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Idaho gubernatorial candidate Ammon Bundy arrested in trespassing case

UPDATED: Sun., March 13, 2022

In this undated photo, Ammon Bundy receives a call from a former fellow inmate while picking Gypsy Lust apples in his orchard in Emmett, Idaho. Bundy calls himself a “sunlight kind of guy.” Before his family’s infamous standoffs near Bunkerville, Nevada, and Burns, Oregon, he was living in the dark, he told the Idaho Statesman. Now he’s got a new view on life that he’s eager to share, he said, and some Idahoans are eager to listen. (Kelsey Grey/Idaho Statesman via AP) ORG XMIT: IDBOI505  (Kelsey Grey)
In this undated photo, Ammon Bundy receives a call from a former fellow inmate while picking Gypsy Lust apples in his orchard in Emmett, Idaho. Bundy calls himself a “sunlight kind of guy.” Before his family’s infamous standoffs near Bunkerville, Nevada, and Burns, Oregon, he was living in the dark, he told the Idaho Statesman. Now he’s got a new view on life that he’s eager to share, he said, and some Idahoans are eager to listen. (Kelsey Grey/Idaho Statesman via AP) ORG XMIT: IDBOI505 (Kelsey Grey)
By Ian Max Stevenson Idaho Statesman

BOISE – Ammon Bundy, an independent candidate for governor of Idaho and far-right activist, was arrested early Saturday morning at St. Luke’s Meridian Medical Center on suspicion of misdemeanor trespassing. He failed to leave the property in relation to a child welfare case, according to Meridian Police.

The incident came two days before Bundy is scheduled to stand trial on three charges from a previous trespassing case at the Idaho Capitol.

In the latest incident, Bundy was arrested around 1:15 a.m. Saturday morning, said Kelsey Johnston, spokesperson for the police department.

“He was asked to leave the property and did not,” Johnston told The Idaho Statesman.

Bundy’s gubernatorial campaign manager, Wendy Kay Whitaker, was also arrested, on suspicion of trespassing at the hospital, and two people were arrested earlier Friday in a related incident on suspicion of resisting or obstructing police.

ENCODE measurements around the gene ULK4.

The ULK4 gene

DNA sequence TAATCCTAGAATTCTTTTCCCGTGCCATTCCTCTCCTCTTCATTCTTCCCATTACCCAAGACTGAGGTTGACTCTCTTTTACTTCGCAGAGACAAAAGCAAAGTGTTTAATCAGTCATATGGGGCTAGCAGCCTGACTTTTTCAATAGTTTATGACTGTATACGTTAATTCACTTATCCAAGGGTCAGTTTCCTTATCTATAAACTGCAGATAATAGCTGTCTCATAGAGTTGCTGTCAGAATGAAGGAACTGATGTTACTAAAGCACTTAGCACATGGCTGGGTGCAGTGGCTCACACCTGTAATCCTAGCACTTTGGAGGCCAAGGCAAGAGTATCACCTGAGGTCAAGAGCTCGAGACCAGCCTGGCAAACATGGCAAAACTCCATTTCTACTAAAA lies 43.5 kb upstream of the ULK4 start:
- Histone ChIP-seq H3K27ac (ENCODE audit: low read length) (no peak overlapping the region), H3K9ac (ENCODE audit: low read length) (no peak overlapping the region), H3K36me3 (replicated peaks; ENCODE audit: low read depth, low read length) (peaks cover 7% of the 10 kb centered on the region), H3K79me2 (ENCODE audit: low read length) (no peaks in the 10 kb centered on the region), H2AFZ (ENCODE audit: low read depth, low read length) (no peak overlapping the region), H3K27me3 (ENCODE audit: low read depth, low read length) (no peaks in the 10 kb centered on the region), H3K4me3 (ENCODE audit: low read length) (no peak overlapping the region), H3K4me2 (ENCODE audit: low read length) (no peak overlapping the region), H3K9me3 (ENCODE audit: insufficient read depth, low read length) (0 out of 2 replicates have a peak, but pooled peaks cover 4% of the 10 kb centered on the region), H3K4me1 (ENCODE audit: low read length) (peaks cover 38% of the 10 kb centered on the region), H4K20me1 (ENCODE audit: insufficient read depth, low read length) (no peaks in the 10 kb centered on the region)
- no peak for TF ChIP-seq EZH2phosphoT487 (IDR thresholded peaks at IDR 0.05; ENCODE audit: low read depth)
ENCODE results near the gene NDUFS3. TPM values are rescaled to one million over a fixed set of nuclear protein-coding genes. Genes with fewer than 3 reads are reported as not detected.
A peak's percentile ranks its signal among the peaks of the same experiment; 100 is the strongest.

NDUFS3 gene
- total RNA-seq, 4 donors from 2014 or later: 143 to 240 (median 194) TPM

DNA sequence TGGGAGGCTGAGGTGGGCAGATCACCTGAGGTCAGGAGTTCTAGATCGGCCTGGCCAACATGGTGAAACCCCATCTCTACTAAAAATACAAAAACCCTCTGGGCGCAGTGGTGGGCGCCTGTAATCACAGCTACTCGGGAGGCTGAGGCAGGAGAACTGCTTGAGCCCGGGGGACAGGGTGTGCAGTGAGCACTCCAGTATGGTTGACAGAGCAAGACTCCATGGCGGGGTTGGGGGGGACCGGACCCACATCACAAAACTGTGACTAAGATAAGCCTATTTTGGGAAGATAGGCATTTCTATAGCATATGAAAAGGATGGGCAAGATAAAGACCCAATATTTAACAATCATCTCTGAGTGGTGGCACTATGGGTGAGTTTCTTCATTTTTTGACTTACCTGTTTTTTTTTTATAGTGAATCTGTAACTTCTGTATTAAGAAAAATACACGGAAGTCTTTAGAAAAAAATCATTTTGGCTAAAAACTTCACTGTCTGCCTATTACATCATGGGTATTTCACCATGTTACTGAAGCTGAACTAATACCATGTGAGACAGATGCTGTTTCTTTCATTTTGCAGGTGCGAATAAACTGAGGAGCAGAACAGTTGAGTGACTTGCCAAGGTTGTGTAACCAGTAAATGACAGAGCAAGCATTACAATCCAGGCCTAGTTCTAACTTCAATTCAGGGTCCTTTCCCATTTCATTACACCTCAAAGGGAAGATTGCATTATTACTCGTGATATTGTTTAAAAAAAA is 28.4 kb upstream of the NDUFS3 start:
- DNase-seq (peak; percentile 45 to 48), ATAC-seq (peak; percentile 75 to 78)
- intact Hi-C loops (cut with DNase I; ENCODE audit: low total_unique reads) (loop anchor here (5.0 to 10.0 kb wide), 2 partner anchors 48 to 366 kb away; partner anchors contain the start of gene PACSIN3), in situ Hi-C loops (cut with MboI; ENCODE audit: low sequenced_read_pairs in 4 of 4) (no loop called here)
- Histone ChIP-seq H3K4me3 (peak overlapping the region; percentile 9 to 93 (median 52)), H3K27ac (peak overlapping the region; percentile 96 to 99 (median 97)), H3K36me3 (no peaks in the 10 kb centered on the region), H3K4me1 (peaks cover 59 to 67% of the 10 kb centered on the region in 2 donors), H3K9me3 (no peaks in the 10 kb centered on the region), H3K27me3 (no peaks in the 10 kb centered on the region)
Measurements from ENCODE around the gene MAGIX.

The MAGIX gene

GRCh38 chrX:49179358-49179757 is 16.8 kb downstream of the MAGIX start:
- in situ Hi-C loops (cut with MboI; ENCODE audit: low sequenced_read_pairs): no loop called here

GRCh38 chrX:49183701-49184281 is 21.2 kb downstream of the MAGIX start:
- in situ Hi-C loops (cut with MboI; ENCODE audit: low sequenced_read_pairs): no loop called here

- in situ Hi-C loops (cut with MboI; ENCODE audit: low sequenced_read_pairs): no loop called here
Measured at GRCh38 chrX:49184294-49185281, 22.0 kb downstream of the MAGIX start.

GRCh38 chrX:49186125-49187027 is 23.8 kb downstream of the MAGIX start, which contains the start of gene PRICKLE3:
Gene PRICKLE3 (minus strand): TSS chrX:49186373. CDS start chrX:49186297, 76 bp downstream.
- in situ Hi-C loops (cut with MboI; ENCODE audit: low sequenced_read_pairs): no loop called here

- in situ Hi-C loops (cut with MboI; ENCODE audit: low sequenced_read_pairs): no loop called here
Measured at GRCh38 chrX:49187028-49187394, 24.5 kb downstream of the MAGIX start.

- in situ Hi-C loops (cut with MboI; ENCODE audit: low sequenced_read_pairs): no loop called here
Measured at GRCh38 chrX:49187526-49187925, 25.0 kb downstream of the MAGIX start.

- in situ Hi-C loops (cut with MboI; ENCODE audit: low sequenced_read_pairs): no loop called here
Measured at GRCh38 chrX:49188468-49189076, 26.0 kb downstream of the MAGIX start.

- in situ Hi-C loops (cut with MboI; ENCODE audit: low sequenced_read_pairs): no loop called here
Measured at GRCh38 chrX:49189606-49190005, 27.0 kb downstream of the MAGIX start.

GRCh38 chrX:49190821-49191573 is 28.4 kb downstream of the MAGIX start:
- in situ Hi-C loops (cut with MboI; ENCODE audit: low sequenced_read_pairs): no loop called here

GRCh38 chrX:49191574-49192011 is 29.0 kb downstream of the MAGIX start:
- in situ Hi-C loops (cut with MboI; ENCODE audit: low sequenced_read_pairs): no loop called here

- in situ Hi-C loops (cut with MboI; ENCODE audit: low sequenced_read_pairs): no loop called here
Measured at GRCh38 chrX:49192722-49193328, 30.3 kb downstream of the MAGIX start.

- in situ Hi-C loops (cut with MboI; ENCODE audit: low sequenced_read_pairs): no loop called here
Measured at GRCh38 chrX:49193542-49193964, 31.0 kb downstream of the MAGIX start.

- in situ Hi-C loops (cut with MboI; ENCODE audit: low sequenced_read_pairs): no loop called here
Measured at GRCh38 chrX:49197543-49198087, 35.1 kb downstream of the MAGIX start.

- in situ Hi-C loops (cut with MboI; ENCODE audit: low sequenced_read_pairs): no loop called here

On Friday, the Idaho Department of Health and Welfare referred a child welfare case to the Meridian Police, Johnston said.

Police were informed that a 10-month-old child who had been taken to a hospital March 1 was determined by medical staff to be “suffering from severe malnourishment,” according to a news release from the Meridian Police Department. On March 4, the child was discharged from the hospital under the care of his parents.

During a follow-up appointment the following week, “it was determined the child had again lost a significant amount of weight and when the parents canceled the next follow-up appointment and could not be located, the Meridian Police were contacted and advised this child’s condition could lead to severe injury or even death if not treated,” the release said.

Health and Welfare eventually contacted the child’s father, who said he would bring the child in for an appointment, but did not, the release added.

Police officers also attempted to check on the child at a Meridian residence, but “the occupants were uncooperative and refused to let officers check on the child’s welfare,” the release said. After receiving a warrant to enter the home, police discovered the child and his parents weren’t there.

According to a Saturday blog post linked to by Bundy’s campaign, the child involved in the welfare incident is the grandson of Diego Rodriguez, a Boise pastor, People’s Rights activist and figure in Bundy’s bid for governor. Rodriguez is listed as the author of the post.

After the baby’s release from the hospital on March 4, he was in the care of a pediatrician, the post said. On Friday, the boy’s mother canceled an appointment with the pediatrician because she “woke up not feeling well.”

Later on Friday, police went to the family’s address, but the child and parents were not there, the post said. On Friday night, the family was at a friend’s house for dinner. After departing, police stopped the parents at a Garden City gas station and took the child, the post said.

The Garden City traffic stop was conducted by Garden City Police with the assistance of Boise Police and the Meridian Police Department. Meridian Police took the child into custody in Garden City. The boy’s mother was arrested on suspicion of resisting or obstructing police during a traffic stop, the police news release said.